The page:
Our school system has not prepared children for this new world. Millions have left school over the past decade without even the basics they need for a decent job. And the current curriculum cannot prepare British students to work at the very forefront of technological change.
Last year's superb Livingstone –Hope Review – for which I would like to thank both authors – said that the slump in UK's video games development sector is partly the result of a lack of suitably-qualified graduates. The review, commissioned by Ed Vaizey who has championed the Computer Science cause in the Department for Culture, Media and Sport, found that the UK had been let down by an ICT curriculum that neglects the rigorous computer science and programming skills which high-tech industries need.
It's clear that technology is going to bring profound changes to how and what we teach. But it's equally clear that we have not yet managed to make the most of it.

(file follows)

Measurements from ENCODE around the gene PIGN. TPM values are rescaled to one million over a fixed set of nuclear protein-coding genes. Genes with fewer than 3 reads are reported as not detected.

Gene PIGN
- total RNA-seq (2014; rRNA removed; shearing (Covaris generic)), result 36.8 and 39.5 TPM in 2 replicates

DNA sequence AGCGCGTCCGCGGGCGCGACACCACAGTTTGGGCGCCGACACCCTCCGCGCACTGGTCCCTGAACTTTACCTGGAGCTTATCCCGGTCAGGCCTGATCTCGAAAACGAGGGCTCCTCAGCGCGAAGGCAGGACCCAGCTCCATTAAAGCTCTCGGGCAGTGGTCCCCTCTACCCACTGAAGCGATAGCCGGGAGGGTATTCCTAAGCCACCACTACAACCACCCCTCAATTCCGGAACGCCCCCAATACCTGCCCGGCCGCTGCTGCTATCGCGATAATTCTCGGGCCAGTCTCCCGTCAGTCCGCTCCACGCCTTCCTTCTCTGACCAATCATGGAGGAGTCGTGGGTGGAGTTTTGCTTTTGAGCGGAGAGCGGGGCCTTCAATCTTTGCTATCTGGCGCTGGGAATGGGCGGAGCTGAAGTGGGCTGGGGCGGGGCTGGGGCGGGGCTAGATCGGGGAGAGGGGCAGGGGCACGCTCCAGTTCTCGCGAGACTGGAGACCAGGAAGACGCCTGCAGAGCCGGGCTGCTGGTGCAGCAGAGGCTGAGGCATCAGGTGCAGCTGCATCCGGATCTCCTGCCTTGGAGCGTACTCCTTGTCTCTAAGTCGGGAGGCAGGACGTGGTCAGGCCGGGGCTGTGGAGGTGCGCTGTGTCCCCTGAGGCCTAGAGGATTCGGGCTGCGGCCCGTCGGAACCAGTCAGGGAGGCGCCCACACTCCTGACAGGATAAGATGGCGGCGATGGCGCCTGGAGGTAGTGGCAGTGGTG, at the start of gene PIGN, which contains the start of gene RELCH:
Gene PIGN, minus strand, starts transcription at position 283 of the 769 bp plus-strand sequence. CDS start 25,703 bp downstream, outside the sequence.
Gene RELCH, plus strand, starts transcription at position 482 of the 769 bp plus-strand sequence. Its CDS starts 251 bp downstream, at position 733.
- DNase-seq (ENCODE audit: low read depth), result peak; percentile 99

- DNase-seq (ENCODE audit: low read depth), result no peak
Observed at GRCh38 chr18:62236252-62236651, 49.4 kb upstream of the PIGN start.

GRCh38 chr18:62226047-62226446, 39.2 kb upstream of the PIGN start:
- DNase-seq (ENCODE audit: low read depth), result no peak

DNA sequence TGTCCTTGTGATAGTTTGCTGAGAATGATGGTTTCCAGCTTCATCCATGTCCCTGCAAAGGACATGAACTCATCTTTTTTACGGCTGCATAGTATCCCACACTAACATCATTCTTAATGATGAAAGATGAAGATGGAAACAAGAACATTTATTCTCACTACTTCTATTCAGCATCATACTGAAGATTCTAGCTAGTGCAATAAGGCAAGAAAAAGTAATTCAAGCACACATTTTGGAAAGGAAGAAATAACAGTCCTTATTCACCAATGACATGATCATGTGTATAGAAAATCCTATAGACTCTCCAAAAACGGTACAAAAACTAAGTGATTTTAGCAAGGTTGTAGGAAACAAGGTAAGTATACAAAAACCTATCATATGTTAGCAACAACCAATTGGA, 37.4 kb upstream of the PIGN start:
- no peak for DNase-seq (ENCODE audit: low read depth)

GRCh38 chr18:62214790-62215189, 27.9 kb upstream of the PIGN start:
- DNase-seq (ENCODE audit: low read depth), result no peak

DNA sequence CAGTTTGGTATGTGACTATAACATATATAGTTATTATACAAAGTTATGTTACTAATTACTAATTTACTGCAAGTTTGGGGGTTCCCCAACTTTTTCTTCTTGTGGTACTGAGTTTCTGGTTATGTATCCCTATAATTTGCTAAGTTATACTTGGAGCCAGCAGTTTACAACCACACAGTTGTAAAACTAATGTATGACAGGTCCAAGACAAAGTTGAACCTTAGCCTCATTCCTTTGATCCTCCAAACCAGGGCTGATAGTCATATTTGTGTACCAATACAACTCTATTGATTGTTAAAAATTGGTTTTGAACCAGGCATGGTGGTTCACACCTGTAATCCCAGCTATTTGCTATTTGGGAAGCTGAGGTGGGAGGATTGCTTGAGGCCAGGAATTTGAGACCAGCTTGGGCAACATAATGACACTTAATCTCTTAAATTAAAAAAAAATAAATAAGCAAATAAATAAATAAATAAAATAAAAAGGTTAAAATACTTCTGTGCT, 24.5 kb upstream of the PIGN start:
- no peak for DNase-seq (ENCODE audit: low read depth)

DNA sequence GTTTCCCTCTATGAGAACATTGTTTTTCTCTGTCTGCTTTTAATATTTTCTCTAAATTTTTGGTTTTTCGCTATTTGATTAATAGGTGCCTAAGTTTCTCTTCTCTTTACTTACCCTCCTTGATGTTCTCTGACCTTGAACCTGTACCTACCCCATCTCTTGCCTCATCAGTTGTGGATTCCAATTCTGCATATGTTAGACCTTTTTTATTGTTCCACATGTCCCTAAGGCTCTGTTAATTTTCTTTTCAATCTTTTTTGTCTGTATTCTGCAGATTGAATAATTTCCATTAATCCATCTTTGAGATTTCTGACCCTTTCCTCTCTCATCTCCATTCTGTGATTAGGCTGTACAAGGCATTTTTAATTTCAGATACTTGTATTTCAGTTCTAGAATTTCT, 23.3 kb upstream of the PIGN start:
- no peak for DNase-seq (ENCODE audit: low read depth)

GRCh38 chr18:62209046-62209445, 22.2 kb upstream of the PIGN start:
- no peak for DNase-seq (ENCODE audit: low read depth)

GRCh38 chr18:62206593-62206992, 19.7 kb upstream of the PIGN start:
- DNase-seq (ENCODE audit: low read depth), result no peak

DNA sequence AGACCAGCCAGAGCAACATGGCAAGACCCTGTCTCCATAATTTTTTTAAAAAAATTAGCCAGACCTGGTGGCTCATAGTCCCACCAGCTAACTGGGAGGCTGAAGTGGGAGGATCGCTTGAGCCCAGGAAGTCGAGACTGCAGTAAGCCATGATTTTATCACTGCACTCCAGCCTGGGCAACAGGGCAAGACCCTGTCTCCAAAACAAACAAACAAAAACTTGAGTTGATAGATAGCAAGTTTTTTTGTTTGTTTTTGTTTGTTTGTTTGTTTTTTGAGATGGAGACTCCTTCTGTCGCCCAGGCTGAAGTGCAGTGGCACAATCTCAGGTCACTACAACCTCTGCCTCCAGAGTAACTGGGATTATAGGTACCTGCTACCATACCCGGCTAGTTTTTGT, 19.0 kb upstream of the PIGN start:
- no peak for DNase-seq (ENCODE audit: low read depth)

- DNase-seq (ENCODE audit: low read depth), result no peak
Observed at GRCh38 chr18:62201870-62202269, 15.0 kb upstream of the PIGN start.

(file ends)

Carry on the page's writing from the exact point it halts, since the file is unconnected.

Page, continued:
Governments are notoriously flat-footed when it comes to anticipating and facilitating technical change. Too often, in the past, administrations have been seduced into spending huge sums on hardware which is obsolete before the ink is dry on the contract. Or invested vast amounts of time and money in drawing up new curricula, painstakingly detailing specific skills and techniques which are superseded almost immediately.
I believe that we need to take a step back.
Already, technology is helping us to understand the process of learning. Brain scans and scientific studies are now showing us how we understand the structure of language, how we remember and forget, the benefits of properly designed and delivered testing and the importance of working memory.
As science advances, our understanding of the brain will grow – and as it grows, it will teach us more about the process of education.
What can technology do for learning?
Rather than rushing pell-mell after any particular technology, filling school cupboards with today's answer to Betamaxes and floppy discs, we need to ask ourselves a fundamental question.